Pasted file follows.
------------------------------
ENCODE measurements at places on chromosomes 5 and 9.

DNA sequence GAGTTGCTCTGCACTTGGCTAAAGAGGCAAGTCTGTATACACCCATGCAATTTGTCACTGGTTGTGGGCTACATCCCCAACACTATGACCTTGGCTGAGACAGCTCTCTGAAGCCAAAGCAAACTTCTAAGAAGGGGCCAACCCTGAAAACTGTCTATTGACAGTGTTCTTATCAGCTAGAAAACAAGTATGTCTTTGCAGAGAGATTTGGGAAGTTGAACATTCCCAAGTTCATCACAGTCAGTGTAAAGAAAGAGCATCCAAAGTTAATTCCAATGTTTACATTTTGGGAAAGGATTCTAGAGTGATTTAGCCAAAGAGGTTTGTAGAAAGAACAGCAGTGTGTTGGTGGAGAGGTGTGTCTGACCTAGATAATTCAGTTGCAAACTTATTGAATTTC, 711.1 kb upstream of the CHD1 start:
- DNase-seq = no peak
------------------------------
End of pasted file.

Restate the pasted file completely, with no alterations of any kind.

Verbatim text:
ENCODE measurements at places on chromosomes 5 and 9.

DNA sequence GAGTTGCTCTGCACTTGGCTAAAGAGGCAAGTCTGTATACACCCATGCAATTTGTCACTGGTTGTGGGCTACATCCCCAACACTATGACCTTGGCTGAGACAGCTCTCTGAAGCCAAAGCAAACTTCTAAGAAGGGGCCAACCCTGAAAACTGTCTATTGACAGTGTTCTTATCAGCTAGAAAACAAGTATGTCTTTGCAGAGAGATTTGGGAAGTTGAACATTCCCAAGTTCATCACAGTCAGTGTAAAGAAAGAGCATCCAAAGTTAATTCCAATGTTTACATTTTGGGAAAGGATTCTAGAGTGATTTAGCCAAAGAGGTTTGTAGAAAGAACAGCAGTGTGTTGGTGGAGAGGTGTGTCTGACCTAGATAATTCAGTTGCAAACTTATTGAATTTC, 711.1 kb upstream of the CHD1 start:
- DNase-seq = no peak